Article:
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Chinese company withdraws Unocal bid, cites U.S. political climate

BEIJING—A leading Chinese oil producer on Tuesday abandoned its $18.5 billion bid to take over Unocal, saying a political backlash on Capitol Hill over China's growing appetite for oil dimmed the likelihood of concluding the deal.

The announcement by CNOOC Ltd., a Hong Kong subsidiary of the Chinese national oil company, paves the way for Chevron Corp., the No. 2 U.S. oil and gas concern, to proceed next week in its plan to take over California-based Unocal.

The scuttling of CNOOC's bid for Unocal marked a setback for China but is unlikely to halt attempts by cash-flush Chinese companies to bid on U.S. companies as a way to expand global operations. Nor is it likely to end the rivalry between China and the United States for energy as oil prices soar to record levels.

While Unocal's oil and gas holdings aren't considered of critical importance to U.S. energy needs, the Chinese company's June 23 buyout offer of Unocal triggered a political furor on Capitol Hill among legislators who deemed the takeover risky to national security.

In a strongly worded statement, CNOOC cited "the political environment in the U.S." for its decision to abandon the quest for Unocal, which has major reserves in Asia, particularly in Indonesia, Myanmar and Thailand.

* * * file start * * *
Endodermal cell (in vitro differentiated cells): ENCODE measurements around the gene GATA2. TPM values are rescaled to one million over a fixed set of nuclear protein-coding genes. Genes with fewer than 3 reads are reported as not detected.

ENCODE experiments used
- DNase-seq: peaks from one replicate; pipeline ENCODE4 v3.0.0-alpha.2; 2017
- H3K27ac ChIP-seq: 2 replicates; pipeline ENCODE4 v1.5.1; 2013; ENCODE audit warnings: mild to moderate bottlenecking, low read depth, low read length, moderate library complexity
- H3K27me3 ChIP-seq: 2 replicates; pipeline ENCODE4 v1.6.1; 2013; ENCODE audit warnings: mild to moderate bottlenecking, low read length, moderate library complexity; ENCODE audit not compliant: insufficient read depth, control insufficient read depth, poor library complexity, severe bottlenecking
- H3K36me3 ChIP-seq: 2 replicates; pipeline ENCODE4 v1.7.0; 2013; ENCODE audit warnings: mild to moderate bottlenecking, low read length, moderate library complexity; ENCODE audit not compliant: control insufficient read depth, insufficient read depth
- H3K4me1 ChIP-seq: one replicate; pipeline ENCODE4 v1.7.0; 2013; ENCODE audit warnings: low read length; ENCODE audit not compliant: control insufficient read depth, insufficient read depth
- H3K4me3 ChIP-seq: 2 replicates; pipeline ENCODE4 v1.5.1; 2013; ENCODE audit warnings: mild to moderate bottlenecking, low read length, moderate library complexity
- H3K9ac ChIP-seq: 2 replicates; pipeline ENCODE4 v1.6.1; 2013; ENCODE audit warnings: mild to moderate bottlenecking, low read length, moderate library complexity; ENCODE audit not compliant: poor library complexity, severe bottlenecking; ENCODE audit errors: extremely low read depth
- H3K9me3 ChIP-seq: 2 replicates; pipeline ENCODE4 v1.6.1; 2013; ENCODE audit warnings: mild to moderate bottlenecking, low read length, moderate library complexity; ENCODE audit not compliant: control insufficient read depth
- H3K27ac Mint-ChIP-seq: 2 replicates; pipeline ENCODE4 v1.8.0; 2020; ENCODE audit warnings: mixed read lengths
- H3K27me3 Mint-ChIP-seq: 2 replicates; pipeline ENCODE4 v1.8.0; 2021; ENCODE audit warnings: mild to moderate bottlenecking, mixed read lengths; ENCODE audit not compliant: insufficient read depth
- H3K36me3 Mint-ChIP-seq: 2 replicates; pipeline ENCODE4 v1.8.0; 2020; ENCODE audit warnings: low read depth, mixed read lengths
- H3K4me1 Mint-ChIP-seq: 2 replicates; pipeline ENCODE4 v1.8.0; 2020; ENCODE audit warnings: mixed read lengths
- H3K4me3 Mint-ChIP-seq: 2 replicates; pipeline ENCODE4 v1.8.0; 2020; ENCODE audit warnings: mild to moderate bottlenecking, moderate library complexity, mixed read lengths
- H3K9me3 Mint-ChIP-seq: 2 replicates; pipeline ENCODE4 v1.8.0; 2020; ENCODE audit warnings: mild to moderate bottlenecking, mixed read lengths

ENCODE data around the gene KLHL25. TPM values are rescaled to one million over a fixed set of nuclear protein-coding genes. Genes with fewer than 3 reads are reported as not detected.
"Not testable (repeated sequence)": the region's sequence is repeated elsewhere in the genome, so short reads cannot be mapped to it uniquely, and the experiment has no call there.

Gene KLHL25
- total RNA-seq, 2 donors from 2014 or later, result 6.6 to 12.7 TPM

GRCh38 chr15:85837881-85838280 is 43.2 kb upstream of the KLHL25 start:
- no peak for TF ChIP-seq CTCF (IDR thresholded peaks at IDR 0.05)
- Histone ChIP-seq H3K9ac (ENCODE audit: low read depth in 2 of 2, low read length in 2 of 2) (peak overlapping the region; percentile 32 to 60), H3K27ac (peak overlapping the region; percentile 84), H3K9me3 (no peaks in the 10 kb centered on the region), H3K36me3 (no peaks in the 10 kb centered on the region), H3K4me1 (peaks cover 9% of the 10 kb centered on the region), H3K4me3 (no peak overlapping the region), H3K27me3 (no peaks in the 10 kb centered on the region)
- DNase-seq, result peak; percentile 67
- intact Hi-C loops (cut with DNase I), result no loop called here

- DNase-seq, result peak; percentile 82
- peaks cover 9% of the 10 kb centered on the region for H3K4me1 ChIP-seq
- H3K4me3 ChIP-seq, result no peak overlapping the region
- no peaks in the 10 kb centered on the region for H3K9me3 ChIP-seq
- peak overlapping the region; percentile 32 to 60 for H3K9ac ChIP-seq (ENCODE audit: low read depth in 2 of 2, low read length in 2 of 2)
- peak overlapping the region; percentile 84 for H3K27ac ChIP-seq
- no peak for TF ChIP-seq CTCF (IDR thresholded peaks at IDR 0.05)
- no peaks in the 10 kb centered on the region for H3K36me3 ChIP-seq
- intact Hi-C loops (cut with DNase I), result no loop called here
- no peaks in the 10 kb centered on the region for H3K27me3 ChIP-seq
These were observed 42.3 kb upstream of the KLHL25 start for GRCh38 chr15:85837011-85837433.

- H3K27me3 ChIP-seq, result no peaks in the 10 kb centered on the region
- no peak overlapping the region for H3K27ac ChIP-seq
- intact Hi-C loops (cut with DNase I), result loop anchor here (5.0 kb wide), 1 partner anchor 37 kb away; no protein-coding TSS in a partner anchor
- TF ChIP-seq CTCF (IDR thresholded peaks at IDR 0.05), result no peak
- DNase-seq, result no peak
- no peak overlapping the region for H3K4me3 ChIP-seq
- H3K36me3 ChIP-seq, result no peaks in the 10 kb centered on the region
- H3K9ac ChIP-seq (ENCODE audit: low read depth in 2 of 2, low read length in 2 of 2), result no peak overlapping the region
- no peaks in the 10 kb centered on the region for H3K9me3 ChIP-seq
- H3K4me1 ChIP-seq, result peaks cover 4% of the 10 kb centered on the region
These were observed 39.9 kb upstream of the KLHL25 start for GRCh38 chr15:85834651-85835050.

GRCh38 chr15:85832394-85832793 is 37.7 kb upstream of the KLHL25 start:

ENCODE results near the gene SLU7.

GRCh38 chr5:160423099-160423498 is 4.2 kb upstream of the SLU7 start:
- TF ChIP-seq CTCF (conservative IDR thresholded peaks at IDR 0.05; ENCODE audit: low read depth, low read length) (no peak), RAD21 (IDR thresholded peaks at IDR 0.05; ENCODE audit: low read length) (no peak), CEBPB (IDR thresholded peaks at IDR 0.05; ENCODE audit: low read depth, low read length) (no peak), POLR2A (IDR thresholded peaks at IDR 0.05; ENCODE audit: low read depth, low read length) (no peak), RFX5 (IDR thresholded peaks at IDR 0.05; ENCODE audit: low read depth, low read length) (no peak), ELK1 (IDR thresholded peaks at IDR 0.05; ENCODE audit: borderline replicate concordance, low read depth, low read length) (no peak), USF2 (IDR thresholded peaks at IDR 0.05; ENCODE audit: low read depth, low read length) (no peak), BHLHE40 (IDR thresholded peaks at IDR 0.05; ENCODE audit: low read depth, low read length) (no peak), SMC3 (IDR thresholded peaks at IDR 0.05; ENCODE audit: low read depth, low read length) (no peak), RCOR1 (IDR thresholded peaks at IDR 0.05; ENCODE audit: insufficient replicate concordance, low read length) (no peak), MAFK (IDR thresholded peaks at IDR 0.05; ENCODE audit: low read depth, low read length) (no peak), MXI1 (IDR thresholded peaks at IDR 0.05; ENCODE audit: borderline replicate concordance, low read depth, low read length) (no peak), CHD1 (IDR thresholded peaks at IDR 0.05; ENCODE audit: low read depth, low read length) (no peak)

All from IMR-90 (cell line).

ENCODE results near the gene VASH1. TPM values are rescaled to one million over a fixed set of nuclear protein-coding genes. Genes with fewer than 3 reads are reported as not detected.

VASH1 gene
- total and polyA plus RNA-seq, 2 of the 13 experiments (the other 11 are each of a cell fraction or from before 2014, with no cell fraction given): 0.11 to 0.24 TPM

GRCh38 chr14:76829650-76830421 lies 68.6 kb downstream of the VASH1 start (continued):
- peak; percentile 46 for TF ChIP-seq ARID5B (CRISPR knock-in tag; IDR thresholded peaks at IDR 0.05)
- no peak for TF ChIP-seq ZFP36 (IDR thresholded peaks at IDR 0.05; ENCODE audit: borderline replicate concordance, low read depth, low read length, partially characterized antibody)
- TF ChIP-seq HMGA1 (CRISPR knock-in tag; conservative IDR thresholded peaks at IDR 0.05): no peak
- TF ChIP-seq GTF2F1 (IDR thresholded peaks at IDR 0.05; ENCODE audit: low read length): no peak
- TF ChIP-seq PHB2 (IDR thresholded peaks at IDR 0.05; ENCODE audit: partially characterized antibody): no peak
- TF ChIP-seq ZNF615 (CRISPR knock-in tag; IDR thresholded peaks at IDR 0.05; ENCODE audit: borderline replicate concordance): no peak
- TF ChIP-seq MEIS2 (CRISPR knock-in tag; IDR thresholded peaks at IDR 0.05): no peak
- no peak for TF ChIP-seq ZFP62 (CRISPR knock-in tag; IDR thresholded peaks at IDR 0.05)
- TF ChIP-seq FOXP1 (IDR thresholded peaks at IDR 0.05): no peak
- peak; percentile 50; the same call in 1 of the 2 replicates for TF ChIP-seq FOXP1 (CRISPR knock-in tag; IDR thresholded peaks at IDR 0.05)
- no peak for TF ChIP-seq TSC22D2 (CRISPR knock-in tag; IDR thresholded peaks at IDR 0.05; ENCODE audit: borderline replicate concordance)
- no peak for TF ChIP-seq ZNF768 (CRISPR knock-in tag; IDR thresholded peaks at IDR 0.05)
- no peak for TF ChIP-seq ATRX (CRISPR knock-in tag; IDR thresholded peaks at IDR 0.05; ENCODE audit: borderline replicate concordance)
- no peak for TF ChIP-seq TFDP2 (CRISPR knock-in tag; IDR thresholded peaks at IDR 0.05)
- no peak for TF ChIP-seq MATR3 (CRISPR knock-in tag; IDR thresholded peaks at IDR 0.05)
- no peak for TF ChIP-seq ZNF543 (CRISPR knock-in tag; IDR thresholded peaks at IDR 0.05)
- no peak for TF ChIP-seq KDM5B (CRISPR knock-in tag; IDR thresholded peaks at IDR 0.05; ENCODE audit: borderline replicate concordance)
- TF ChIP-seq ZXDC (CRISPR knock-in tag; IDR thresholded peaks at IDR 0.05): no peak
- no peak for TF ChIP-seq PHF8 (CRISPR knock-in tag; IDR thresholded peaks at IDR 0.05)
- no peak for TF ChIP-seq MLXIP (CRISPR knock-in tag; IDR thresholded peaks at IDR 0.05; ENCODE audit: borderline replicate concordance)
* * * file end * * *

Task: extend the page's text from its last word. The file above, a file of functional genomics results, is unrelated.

"This political environment has made it very difficult for us to accurately assess our chance of success, creating a level of uncertainty that presents an unacceptable risk to our ability to secure this transaction," CNOOC said.

The company, which is 70 percent controlled by its state-owned parent and has access to low-interest government loans, offered Unocal shareholders a deal worth more than $1 billion over Chevron's offer. But it became clear that the buyout faced prolonged government review with no clear chances for success.

Unocal's shareholders are to meet Aug. 10 to approve the Chevron bid, a formality in its takeover quest.

Chevron, based in San Ramon, Calif., already has government approval for the merger in hand. The company on July 19 sweetened its bid for Unocal by roughly $1 billion to a $17.4 billion cash-and-stock offer.

Unocal's board of directors said afterward that it favored the Chevron offer over the higher bid by CNOOC.

Amid flat to falling crude production in China, the nation's three major state-owned oil companies are scouring the globe for oil and gas projects and companies to acquire, particularly in Asia, Canada and Africa.

Energy consumption is soaring in China, the world's fastest growing major economy. China now trails only the United States as a major global oil consumer.

Unocal's U.S. oil and gas operations—including Texas and Alaska wells, and costly deep-water projects in the Gulf of Mexico—account for less than 1 percent of total U.S. oil and gas consumption.

CNOOC pledged to continue to sell Unocal's U.S. production within the United States, but some U.S. legislators were uneasy about the Chinese government's control over the company.

In the past year, several U.S. companies have become targets of Chinese takeover bids. Last month, a Chinese white-goods manufacturer, Haier, withdrew an unsolicited bid for Maytag, a famous but troubled U.S. appliance brand, following a higher bid by rival appliance maker Whirlpool.

In a $1.8 billion deal that closed in May, Lenovo Group bought the loss-making personal computer business from IBM, acquiring global brand recognition and leapfrogging from the world's ninth largest PC maker to No. 3, behind Dell and Hewlett Packard.


(c) 2005, Knight Ridder/Tribune Information Services.

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